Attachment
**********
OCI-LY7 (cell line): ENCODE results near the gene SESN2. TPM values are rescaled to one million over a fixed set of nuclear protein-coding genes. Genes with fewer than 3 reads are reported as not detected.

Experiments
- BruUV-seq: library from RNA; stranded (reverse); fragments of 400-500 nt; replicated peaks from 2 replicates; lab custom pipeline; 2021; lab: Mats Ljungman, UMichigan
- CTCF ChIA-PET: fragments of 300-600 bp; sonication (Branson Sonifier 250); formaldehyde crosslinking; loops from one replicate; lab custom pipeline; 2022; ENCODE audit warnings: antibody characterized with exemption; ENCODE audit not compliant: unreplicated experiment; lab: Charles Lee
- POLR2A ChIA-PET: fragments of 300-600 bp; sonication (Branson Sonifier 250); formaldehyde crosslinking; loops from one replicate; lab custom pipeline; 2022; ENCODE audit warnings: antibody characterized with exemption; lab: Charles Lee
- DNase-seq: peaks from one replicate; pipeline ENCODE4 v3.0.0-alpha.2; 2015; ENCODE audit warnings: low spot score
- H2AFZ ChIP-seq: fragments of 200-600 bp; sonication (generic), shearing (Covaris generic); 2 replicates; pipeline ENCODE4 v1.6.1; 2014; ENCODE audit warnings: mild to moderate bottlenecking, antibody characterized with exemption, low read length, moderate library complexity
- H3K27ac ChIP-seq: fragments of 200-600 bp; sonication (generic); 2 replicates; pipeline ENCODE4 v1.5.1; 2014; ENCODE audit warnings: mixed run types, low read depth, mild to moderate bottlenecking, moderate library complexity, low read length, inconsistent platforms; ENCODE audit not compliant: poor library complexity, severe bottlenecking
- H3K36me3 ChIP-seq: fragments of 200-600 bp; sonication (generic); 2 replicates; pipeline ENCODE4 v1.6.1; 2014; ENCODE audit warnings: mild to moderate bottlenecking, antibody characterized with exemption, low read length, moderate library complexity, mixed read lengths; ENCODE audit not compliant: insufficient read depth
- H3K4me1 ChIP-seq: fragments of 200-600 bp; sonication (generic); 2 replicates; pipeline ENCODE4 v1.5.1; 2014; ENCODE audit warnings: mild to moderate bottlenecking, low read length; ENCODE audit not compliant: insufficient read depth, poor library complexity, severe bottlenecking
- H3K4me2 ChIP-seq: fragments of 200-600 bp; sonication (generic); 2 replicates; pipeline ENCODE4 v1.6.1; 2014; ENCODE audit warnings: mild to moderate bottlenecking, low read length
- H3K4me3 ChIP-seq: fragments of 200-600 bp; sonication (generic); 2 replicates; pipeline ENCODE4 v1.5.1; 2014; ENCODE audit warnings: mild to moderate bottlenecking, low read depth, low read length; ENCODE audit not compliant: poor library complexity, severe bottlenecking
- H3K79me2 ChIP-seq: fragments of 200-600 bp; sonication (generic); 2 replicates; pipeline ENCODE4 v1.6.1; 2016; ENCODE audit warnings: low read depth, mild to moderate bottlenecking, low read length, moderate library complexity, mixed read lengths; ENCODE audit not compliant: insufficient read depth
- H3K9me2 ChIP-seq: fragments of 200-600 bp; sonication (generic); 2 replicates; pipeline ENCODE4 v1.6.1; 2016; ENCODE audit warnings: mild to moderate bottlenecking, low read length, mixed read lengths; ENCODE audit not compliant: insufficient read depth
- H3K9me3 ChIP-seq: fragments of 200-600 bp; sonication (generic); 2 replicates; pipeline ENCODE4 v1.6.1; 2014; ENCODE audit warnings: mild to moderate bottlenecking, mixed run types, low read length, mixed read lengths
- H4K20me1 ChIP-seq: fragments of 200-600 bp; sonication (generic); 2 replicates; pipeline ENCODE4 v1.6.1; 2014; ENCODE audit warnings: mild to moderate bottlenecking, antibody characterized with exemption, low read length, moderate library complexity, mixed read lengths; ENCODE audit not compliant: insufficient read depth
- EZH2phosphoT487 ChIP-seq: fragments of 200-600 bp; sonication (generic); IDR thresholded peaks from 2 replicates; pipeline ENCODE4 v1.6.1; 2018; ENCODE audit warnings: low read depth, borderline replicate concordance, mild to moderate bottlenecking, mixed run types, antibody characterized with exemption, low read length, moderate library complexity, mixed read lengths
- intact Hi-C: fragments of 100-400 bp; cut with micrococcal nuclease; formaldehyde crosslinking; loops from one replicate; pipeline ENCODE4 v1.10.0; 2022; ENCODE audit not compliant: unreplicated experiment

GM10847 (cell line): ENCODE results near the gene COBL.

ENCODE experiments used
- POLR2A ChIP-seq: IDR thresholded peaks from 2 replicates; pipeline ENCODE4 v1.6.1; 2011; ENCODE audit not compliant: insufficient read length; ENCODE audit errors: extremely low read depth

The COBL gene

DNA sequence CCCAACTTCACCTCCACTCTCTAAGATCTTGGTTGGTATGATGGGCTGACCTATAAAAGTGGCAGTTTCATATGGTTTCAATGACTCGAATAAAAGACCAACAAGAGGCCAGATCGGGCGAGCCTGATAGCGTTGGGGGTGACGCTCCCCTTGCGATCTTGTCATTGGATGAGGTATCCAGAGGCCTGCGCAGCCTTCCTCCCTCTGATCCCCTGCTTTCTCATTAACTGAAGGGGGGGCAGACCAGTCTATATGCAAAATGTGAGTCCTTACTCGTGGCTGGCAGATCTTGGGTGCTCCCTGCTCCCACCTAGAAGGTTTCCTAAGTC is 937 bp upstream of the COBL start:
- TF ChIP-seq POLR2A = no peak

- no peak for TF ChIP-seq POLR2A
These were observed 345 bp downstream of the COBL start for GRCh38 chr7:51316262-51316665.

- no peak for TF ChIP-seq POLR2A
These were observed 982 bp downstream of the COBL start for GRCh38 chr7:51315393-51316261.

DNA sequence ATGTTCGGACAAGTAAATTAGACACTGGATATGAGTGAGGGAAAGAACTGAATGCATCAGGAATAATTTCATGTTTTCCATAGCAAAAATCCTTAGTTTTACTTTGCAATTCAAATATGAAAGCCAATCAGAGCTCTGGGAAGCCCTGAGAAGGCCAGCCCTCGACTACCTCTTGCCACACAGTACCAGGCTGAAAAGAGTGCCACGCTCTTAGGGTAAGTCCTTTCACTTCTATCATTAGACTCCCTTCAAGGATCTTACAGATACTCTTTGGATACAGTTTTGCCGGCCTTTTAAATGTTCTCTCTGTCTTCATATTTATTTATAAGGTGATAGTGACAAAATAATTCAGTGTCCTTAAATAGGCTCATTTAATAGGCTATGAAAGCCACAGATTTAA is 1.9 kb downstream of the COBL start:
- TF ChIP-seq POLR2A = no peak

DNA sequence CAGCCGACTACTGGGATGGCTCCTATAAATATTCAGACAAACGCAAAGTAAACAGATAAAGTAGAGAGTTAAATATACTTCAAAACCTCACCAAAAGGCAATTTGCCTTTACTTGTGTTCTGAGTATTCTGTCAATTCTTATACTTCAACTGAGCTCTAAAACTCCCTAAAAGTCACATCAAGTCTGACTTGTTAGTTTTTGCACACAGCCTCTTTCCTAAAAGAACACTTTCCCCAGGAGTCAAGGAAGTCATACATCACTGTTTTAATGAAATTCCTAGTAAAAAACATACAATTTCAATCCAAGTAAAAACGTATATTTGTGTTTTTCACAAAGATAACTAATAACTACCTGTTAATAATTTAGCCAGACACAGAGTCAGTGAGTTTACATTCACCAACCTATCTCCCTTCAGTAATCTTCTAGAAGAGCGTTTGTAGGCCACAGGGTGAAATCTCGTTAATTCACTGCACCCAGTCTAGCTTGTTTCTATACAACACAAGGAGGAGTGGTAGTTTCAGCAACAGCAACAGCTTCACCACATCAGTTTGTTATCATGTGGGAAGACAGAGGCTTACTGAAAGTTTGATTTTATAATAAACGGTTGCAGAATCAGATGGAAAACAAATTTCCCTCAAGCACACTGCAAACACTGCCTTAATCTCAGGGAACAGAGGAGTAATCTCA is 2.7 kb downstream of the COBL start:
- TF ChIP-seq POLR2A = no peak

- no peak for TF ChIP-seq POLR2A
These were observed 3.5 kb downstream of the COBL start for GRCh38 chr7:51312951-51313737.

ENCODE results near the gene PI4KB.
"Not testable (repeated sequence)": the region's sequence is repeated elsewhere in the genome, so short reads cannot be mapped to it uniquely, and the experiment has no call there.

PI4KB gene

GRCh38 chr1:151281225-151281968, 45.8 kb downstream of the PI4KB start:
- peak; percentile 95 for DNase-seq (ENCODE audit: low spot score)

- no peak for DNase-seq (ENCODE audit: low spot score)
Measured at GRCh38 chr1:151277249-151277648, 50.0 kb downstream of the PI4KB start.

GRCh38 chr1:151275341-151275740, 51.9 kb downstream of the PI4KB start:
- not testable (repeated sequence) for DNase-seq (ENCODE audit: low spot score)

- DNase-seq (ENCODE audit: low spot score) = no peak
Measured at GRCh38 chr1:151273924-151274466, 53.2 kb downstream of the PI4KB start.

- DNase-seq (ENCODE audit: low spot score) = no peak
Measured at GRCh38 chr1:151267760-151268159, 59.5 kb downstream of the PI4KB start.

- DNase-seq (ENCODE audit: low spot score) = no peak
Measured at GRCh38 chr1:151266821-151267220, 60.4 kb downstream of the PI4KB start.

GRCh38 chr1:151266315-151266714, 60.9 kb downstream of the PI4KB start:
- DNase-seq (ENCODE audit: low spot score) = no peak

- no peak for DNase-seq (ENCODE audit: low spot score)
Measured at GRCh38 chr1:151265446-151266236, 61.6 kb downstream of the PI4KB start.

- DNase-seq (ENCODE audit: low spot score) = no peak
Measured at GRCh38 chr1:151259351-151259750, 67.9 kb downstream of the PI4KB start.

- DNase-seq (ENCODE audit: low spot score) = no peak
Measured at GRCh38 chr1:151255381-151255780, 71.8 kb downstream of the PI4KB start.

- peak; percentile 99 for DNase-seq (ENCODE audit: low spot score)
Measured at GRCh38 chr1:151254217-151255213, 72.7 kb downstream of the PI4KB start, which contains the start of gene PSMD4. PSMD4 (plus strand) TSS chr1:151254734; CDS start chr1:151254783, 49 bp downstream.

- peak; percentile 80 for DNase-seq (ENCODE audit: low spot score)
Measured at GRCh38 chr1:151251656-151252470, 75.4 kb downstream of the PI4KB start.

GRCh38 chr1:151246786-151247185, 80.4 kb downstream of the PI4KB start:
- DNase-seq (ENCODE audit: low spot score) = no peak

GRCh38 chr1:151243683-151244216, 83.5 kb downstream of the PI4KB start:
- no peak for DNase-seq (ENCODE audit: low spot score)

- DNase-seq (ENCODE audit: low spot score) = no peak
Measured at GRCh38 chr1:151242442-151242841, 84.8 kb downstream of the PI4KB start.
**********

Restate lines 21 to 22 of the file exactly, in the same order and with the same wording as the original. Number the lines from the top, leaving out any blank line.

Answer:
- POLR2A ChIP-seq: IDR thresholded peaks from 2 replicates; pipeline ENCODE4 v1.6.1; 2011; ENCODE audit not compliant: insufficient read length; ENCODE audit errors: extremely low read depth

The COBL gene